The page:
In our August 23rd blog (Has The Market Voted Early?), I suggested that “…year-to-date gains are more consistent with an incumbent party retaining the White House.” Some responses to investor questions following President Obama’s re-election:
The stock market got hammered the day after the election. Is it time to run for the hills?
We don’t think so – just yet. Since 1900, the day after election performance of the Dow Jones Industrial Average has more often than not misled investors about its direction for the next four years. Fifty four percent (54%) of the time, the market finished higher four years later when the DJIA was up on the day after the election. Seventy-three percent (73%) of the time, the market was up over the next four years when the DJIA was down on the day after the election.
As we’ve said, year-end election rallies have been common throughout history, especially if the incumbent party has won. From Election Day to the end of the year, the Dow Jones Industrial Average has climbed a median of +1.9% when the incumbent party has won versus losing –0.6% when the incumbent party lost.
So you’re not worried about the future? Are you crazy?
We’re not saying that there is no cause for concern. Our job is to take an objective look at our research and remove any emotions from our decisions. When investors allow their emotions to control their actions, they tend to be wrong. One of our biggest concerns in the near term is the fiscal cliff .
I keep hearing about a fiscal cliff. What does this mean?
Fiscal cliff is the term used to describe the challenge facing the government at the end of this year when the terms of the Budget Control Act of 2011 are scheduled to go into effect.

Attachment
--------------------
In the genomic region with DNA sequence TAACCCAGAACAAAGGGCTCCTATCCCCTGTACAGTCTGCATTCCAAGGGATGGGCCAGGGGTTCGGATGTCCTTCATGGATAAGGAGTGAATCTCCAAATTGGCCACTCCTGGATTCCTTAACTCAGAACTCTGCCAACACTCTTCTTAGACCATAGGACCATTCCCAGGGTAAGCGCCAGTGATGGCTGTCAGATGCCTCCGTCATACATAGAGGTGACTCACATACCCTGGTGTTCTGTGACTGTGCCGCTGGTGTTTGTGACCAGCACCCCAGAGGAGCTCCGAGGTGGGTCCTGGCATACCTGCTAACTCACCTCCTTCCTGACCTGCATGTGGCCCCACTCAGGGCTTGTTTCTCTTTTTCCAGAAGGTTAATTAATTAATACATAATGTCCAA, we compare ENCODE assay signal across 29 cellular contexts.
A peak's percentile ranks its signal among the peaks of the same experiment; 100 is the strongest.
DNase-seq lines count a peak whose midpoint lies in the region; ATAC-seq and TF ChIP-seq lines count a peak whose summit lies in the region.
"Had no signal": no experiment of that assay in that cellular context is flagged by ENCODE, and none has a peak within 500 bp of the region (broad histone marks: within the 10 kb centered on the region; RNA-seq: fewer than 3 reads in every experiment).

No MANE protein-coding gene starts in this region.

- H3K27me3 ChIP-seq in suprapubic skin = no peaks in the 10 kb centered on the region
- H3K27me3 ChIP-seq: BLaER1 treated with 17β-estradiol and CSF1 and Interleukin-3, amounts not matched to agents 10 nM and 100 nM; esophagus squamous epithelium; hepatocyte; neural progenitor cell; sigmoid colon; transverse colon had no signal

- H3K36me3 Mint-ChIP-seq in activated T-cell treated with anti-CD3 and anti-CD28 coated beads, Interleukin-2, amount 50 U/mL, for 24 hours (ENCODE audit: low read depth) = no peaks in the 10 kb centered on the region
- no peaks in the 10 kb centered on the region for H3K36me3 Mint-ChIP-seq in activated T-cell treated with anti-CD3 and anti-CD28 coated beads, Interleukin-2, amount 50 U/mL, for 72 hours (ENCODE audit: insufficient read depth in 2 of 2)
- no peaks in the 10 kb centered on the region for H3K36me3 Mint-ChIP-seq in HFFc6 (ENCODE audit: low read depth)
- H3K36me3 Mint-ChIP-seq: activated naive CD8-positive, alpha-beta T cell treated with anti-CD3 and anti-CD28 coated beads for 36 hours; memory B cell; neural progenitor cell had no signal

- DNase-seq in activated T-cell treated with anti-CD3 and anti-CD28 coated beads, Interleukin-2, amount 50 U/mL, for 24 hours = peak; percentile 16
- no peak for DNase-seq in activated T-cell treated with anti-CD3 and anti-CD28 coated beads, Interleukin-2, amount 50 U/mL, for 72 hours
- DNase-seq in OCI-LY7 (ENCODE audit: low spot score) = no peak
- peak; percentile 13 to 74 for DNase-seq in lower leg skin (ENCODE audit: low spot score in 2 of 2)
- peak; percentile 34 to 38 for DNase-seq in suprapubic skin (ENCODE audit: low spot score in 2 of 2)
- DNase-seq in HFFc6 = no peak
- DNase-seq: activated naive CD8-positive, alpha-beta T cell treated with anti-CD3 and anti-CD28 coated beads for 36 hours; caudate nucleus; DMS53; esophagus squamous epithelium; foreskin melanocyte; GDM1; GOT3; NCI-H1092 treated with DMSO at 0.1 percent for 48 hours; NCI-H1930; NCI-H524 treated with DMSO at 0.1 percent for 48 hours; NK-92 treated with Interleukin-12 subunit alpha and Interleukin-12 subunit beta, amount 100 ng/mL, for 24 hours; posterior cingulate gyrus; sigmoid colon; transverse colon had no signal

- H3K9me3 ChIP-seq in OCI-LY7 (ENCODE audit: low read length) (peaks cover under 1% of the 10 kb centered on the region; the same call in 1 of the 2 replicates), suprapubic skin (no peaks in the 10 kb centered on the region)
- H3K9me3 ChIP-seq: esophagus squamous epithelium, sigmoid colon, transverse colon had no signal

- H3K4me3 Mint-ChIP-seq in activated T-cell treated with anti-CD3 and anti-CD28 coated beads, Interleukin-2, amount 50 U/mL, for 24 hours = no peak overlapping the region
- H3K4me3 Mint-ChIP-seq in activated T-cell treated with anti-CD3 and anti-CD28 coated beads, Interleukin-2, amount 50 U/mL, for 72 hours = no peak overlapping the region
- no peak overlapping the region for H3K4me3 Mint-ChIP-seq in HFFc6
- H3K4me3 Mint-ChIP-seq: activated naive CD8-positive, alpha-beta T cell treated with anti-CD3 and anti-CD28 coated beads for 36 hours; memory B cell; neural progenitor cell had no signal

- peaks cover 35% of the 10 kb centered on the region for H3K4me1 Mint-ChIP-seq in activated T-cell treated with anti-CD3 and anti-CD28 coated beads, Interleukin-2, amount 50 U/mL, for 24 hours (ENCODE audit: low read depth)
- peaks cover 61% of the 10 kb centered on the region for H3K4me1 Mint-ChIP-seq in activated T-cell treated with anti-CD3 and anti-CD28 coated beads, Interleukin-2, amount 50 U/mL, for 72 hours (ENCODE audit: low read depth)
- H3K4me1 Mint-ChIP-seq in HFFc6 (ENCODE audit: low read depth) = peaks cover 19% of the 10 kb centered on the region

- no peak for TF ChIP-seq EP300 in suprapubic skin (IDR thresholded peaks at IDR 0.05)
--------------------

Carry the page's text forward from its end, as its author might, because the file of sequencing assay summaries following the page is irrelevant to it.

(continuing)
Among the laws set to change at midnight on December 31, 2012, are the end of last year’s temporary payroll tax cuts (resulting in a 2% tax increase for workers), the end of certain tax breaks for businesses, shifts in the alternative minimum tax that would take a larger bite, the end of the tax cuts from 2001-2003, and the beginning of taxes related to President Obama’s health care law. At the same time, the spending cuts agreed upon as part of the debt ceiling deal of 2011 will begin to go into effect. According to Barron’s, over 1,000 government programs – including the defense budget and Medicare are in line for “deep, automatic cuts.”
Assuming the fiscal cliff is resolved, the year-end rally remains on the table. But until Congress and the president hammer out the details, the uncertainty will likely keep things volatile for investors.
What else worries you besides the fiscal cliff?
As Jeremy Nelson pointed out in his blog last week (Obama Wins Re-election – Now What?), Q1 of the post-election year has been the worst quarter of the four-year cycle for the S&P 500. And post-war, the post-election year has been the worst of the four-year cycle with a median gain of +5%.
Bottom line: We are in the late stages of a mature uptrend. If the president and Congress can get their act together and come to a fiscal cliff compromise by early December, I think our thoughts of a good fourth quarter will prove correct. There have only been three down fourth quarters in the sixteen post-election years starting with 1948 – 1948, 2000 and 2008. But if gridlock once again raises its ugly head in Washington, compromise delays and politics could kill any hopes of a year-end rally. – Stacey Wall